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    Help Wanted: Dark-Horse Candidates

    By Ken Rudin
    Special to
    Friday, June 18, 1999

    Question: I can only locate two true dark-horse presidential candidates, James Polk and Franklin Pierce, and both were pre-Civil War. Were there any deadlocked conventions since then that turned to a dark-horse candidate? – Mark Rost, San Jose, Calif.

    Answer: In the old days, a presidential candidate needed to win two-thirds of the convention delegates (instead of a simple majority) to capture his party's nomination. This often led to multi-ballot conventions, which resulted in the nomination of dark-horse candidates. At the 1844 Democratic convention, former president Martin Van Buren had a majority of delegates after the first ballot, but not enough to claim the nomination over Lewis Cass, the former secretary of war and ex-minister to France. By the seventh ballot, Cass took the lead. With the convention headed towards a stalemate, James K. Polk's name was proposed. Polk, the former governor of Tennessee, was deemed acceptable by both sides and won the nomination on the ninth ballot. He went on to win the presidency that year.

    At the 1852 Democratic convention, Cass – by this time a senator from Michigan – was the early frontrunner. James Buchanan, who was President Polk's secretary of state, William Marcy of New York and Sen. Stephen Douglas of Illinois were also contenders for the nomination. Cass held the lead after 20 ballots, and then Buchanan moved in front. On the 35th ballot the name of Franklin Pierce was added to the mix. Pierce, a former senator and congressman from New Hampshire, was hardly a known commodity. But that was probably to his benefit. Gradually the other contenders lost ground, and Pierce won the nomination on the 49th ballot. He too was elected president.

    The other nominees who began as dark-horse candidates were Horatio Seymour, Rutherford B. Hayes, James Garfield, Warren Harding and John W. Davis. Of the five, Hayes, Garfield and Harding were elected president.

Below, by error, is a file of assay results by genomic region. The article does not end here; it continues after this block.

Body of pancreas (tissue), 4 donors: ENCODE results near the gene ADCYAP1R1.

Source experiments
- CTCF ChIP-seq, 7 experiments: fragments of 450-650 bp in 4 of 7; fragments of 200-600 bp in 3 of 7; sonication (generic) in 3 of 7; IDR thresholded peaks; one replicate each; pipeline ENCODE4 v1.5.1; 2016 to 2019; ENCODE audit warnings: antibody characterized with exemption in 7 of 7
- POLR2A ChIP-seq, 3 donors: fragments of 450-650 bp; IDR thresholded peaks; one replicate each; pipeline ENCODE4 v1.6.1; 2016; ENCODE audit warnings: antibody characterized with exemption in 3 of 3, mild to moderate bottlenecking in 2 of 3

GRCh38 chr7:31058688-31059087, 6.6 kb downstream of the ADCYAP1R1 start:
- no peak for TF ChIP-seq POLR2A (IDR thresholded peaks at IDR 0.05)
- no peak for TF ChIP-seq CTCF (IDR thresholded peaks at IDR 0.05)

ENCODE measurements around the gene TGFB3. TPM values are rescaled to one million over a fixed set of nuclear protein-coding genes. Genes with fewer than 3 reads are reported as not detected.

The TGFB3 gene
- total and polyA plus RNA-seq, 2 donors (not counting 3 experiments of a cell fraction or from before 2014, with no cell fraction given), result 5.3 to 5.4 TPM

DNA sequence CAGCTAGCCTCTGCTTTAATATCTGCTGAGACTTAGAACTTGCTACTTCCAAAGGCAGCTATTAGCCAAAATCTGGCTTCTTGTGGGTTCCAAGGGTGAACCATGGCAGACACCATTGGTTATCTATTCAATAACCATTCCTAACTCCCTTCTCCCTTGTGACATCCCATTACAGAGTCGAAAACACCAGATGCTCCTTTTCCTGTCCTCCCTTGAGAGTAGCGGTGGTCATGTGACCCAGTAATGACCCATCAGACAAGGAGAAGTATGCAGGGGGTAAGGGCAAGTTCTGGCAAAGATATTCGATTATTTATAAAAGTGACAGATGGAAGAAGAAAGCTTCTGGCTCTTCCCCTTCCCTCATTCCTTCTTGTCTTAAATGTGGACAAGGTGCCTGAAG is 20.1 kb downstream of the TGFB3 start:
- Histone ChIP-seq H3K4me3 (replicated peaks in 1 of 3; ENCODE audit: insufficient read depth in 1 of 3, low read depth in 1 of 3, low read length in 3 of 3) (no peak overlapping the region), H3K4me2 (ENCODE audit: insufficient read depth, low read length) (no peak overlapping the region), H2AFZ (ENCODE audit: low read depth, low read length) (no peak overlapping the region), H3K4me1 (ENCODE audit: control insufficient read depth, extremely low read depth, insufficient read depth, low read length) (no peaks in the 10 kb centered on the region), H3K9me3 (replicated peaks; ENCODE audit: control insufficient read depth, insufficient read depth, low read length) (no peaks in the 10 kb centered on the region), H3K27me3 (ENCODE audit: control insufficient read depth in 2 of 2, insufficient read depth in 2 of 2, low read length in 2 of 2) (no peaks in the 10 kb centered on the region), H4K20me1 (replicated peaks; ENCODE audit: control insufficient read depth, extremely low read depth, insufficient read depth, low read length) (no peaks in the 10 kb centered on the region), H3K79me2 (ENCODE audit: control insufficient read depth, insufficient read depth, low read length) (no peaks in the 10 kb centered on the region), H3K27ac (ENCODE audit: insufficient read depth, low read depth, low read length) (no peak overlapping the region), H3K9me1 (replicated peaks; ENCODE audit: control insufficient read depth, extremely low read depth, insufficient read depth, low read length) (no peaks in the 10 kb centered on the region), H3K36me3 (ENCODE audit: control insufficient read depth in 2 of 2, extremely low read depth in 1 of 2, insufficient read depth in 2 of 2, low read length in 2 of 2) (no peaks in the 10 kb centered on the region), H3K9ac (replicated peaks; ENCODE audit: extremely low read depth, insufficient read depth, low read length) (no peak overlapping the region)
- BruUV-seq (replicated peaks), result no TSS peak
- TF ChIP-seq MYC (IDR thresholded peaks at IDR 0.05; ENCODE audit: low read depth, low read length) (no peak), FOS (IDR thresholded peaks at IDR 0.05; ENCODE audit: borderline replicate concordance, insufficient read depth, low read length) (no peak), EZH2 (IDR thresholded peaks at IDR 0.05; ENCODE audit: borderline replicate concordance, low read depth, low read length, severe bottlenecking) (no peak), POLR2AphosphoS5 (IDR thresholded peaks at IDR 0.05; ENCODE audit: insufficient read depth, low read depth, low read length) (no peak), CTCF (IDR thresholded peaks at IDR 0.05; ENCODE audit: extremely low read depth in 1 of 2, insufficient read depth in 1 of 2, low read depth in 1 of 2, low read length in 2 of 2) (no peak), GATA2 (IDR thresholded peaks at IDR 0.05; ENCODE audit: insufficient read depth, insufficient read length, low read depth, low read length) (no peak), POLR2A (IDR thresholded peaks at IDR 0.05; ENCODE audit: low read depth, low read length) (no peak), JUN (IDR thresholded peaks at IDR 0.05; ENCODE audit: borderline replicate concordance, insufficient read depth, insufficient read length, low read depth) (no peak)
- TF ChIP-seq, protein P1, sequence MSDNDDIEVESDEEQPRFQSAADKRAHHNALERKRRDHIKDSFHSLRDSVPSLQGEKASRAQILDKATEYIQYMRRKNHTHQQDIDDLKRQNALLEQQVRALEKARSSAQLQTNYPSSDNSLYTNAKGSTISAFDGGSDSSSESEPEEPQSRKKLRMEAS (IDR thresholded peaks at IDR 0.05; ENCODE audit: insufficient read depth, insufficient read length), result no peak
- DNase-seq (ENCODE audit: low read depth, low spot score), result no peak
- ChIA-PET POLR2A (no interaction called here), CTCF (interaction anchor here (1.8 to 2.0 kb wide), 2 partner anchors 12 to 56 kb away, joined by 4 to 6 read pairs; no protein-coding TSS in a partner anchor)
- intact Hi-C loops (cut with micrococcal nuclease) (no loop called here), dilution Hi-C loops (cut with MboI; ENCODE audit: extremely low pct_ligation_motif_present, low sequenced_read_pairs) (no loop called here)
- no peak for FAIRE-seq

• Seymour, the former governor of New York, said over and over that he had no desire to be a candidate, but he nevertheless found himself nominated at the 1868 Democratic convention on the 22nd ballot.

    • Ohio Gov. Hayes won the Republican nomination in 1876 on the seventh ballot.

    • Congressman Garfield, an Ohio Republican who was the last person to go directly from the House to the White House, won the 1880 GOP nod on the 36th ballot.

    • Harding was nominated during a 1920 smoke-filled room meeting in which Republican leaders settled on the Ohio senator on the 10th ballot.

    • The 1924 Democratic convention was the longest in American history, going 103 ballots – and 17 days – before settling on former West Virginia congressman Davis.

    Nowadays candidates only need a majority to win the nomination, a change that has led to fewer deadlocked conventions. Since World War II only one presidential nominating convention – the Democrats in 1952 – went beyond a first ballot. In addition, 1956 Democratic nominee Adlai Stevenson left the choice for his running mate that year to the convention's delegates, which went three ballots before settling on Sen. Estes Kefauver (D-Tenn.).

    Question: How many presidents continued their political life in elected office after their presidencies ended? I know that John Quincy Adams did, but have there been others? – Bill Martin, Silver Spring, Md.

    Answer: Adams was one of just two. Two years after losing his 1828 bid for reelection, he won a House seat in Massachusetts. He served nearly 17 years in the House until his death in 1848. The other was Andrew Johnson, who succeeded to the presidency in 1865 following the assassination of Abraham Lincoln. Johnson failed in his bid for renomination as president in 1868. In 1874 he was elected U.S. senator by the Tennessee legislature but died within five months of taking office.

    Question: I was at dinner last week with someone who referred to former Virginia governor Doug Wilder as the "only black governor that ever was." I pointed out that P.B.S. Pinchback was governor of Louisiana for 30 days during Reconstruction. What I could not explain was how he got in a position to be governor for 30 days in the first place. Can you explain? – Cordel L. Faulk, Charlottesville, Va.

    Answer: For five weeks, from Dec. 9, 1872, to Jan. 13, 1873, Pinckney B.S. Pinchback, the Republican lieutenant governor of Louisiana, served as acting governor. He filled out the remainder of the term of white Republican Gov. Henry Clay Warmoth, who was suspended from office on corruption charges and was going through impeachment hearings. Pinchback had previously been elected to the Louisiana state Senate and was elevated to Senate president pro tempore. He succeeded to the position of lieutenant governor upon the death of incumbent Oscar Dunn, another African American. It was from this position that enabled Pinchback to become the first black governor.

    Virginia's L. Douglas Wilder became the nation's first elected black governor in 1989.

    Got a question? Ask Ken Rudin:

    Ken Rudin, political editor at National Public Radio, is also the creator of's ScuttleButton contest.

    © Copyright 1999 Ken Rudin

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